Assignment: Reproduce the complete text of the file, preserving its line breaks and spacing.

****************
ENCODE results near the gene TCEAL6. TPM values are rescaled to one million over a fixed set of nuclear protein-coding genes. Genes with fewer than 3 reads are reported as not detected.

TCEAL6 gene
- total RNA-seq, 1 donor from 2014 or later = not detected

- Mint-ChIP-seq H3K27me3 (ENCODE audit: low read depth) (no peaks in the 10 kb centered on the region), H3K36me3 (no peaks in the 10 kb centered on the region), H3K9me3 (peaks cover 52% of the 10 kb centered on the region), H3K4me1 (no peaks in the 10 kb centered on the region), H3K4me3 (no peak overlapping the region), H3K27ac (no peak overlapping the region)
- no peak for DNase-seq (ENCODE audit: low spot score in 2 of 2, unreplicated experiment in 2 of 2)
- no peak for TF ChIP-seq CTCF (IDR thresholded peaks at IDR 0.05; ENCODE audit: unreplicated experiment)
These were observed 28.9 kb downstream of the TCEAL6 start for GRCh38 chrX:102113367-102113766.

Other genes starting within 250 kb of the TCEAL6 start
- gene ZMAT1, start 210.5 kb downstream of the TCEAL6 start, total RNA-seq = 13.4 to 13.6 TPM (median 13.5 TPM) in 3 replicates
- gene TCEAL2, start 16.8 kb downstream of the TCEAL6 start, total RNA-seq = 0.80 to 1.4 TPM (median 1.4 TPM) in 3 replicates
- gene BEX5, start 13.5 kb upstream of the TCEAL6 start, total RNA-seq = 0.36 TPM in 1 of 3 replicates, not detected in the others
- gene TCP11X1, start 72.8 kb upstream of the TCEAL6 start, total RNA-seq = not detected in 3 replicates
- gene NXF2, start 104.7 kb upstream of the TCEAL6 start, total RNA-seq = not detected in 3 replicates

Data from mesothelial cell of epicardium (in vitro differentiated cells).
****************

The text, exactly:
ENCODE results near the gene TCEAL6. TPM values are rescaled to one million over a fixed set of nuclear protein-coding genes. Genes with fewer than 3 reads are reported as not detected.

TCEAL6 gene
- total RNA-seq, 1 donor from 2014 or later = not detected

- Mint-ChIP-seq H3K27me3 (ENCODE audit: low read depth) (no peaks in the 10 kb centered on the region), H3K36me3 (no peaks in the 10 kb centered on the region), H3K9me3 (peaks cover 52% of the 10 kb centered on the region), H3K4me1 (no peaks in the 10 kb centered on the region), H3K4me3 (no peak overlapping the region), H3K27ac (no peak overlapping the region)
- no peak for DNase-seq (ENCODE audit: low spot score in 2 of 2, unreplicated experiment in 2 of 2)
- no peak for TF ChIP-seq CTCF (IDR thresholded peaks at IDR 0.05; ENCODE audit: unreplicated experiment)
These were observed 28.9 kb downstream of the TCEAL6 start for GRCh38 chrX:102113367-102113766.

Other genes starting within 250 kb of the TCEAL6 start
- gene ZMAT1, start 210.5 kb downstream of the TCEAL6 start, total RNA-seq = 13.4 to 13.6 TPM (median 13.5 TPM) in 3 replicates
- gene TCEAL2, start 16.8 kb downstream of the TCEAL6 start, total RNA-seq = 0.80 to 1.4 TPM (median 1.4 TPM) in 3 replicates
- gene BEX5, start 13.5 kb upstream of the TCEAL6 start, total RNA-seq = 0.36 TPM in 1 of 3 replicates, not detected in the others
- gene TCP11X1, start 72.8 kb upstream of the TCEAL6 start, total RNA-seq = not detected in 3 replicates
- gene NXF2, start 104.7 kb upstream of the TCEAL6 start, total RNA-seq = not detected in 3 replicates

Data from mesothelial cell of epicardium (in vitro differentiated cells).